Over at UST, they will virtually lynch you for having the “wrong” politics. But they will turn a blind eye, it seems, if you use your high university office to cover up the killing of one of its own students.
I watched with some amusement as various sectors within the University of Santo Tomas community outdid themselves in making a big deal about the award given by the school’s alumni association to Communications Assistant Secretary Margaux “Mocha” Uson. My amusement turned to anger when the same university community fell silent after the Senate recommended the disbarment and resignation of UST law school dean Nilo Divina, for his fraternity’s killing of Aegis Juris neophyte Horacio “Atio” Castillo III.
Divina, of course, is practically the mascot of UST. Not only does he serve as dean of its Faculty of Civil Law, he is also titular head of Aegis Juris and his firm Divina Law serves as counsel of the university. Uson, who “only” graduated from UST as a medical technician before leaving its medical school because of financial reasons, is nowhere near Divina’s league as far as representing the university is concerned.
And yet, this week, the Senate issued a damning 33-page committee report after thoroughly investigating the hazing death of Castillo, urging Divina to resign his deanship and recommending to the Supreme Court that it disbar him and a bunch of other lawyers linked to the neophyte’s death last Sept. 17. I asked myself, how can UST get so het up over Uson’s supposed failure to live up to the supposedly high moral values of the school for merely receiving an award that she had not solicited, while Divina – the controversial lawyer and frat head – did not merit even a small announcement from the alumni who forced the pro-Duterte blogger to return her citation?
The university community, it seems, would rather humiliate and slut-shame Uson than hold its law dean liable for the killing of one of its own students, as no less an authority than the Senate recommends. There is simply no explaining the school’s strange and distorted value system, which was on full Jekyll-and-Hyde display in the span of only one week.
Understand that Uson was only given her award for outstanding public service last Sunday. On that same day, the anti-Uson factions in the school immediately started making all the noise they could—in social and traditional media, through their school paper, in official press releases sent out by every group associated with UST that saw the awarding as symptomatic of the declining values of society and government under President Rodrigo Duterte, who was the real target of the campaign.
By Tuesday, the Senate released its report on the Castillo killing, advising Divina to “humbly resign” as dean and calling on the Supreme Court to disbar the lawyer and 18 other fratmen involved in the student’s hazing death. Not a word was spoken, in favor or against the Senate report, from a university that moved heaven and earth to recall a worthless award from a non-essential association.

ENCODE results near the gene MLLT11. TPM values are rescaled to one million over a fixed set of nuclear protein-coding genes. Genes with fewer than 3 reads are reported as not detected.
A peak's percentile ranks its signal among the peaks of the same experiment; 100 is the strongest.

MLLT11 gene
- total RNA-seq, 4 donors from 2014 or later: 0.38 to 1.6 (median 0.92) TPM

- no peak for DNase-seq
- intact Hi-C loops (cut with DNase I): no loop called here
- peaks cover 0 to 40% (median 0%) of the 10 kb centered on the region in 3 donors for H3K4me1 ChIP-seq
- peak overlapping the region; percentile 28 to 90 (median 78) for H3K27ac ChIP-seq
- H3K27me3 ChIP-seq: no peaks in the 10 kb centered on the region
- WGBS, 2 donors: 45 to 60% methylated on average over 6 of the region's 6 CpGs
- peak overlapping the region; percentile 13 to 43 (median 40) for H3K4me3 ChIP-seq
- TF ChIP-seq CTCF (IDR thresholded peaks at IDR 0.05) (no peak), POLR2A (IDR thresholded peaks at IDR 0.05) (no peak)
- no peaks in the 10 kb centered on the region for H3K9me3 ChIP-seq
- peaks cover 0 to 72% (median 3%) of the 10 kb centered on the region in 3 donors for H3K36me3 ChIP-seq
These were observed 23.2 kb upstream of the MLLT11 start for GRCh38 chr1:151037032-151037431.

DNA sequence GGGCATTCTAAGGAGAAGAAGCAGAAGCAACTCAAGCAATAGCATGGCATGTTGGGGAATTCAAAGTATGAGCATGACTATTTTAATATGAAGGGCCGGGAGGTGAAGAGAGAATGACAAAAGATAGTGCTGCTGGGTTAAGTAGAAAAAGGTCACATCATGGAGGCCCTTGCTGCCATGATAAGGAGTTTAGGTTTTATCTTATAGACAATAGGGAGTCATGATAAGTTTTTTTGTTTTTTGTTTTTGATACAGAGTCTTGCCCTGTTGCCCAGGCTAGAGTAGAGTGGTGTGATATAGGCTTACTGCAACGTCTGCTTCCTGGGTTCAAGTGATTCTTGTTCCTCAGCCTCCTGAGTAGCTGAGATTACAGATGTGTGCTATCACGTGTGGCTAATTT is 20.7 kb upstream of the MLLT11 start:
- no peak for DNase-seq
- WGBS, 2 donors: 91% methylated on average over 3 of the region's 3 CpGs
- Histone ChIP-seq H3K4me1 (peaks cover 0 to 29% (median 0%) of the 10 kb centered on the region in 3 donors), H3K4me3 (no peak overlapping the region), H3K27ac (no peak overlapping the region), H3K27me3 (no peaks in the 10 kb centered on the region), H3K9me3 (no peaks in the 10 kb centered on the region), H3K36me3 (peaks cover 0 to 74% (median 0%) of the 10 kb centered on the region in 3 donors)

I don’t know what “Thomasian values” UST is trying to show the world outside its gates here – not just in the Uson case but in Divina’s case, as well. I never attended UST, so I am not aware of what values it teaches its students.
All I know is, this week, the school that takes an awful lot of pride in being the only pontifical university in Asia, which proclaims that it teaches Catholic values such as “truth in charity,” unmasked itself as a thoroughly hypocritical, bigoted and poisonously partisan community. And unless UST acts with even a fraction of the outrage that it showed when it forced Uson to return an award she never sought, fires Divina and disowns his homicidal Aegis Juris frat brothers, that opinion will not change.
I went to a public school that never presumed to teach its students moral and Christian values like UST does. This week, I realized that I’m so glad that I did.
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I commend Solicitor General Jose Calida for asking the Supreme Court yesterday to order the Ombudsman to charge former President Noynoy Aquino with homicide in connection with the Mamasapano Massacre in January 2015. Ombudsman Conchita Carpio Morales earlier declared that Aquino should be charge with mere usurpation of authority and graft for his role in the killing for 44 elite police commandos by Moro rebels in Mamasapano, Maguindanao.
Aquino must not be allowed to make a mockery of the search for justice of the relatives of the 44 members of the PNP’s Special Action Force who were butchered after right after the implementation of Oplan Exodus, the Aquino government’s covert operation to capture Malaysian bomb-maker Marwan. Morales has no right to make Aquino get off the hook even before he has a chance to prove in court that he did not abandon the SAF 44 to the Moro Islamic Liberation Front after Marwan had been neutralized. That would be committing a new injustice on the relatives of the slain commandos after they had been left behind to die.
If Aquino is truly blameless, as he says, let him get exoneration from a court of law. If he is not, then he must suffer the consequences of sending his men to get massacred in a one-sided battle without lifting a finger to help them.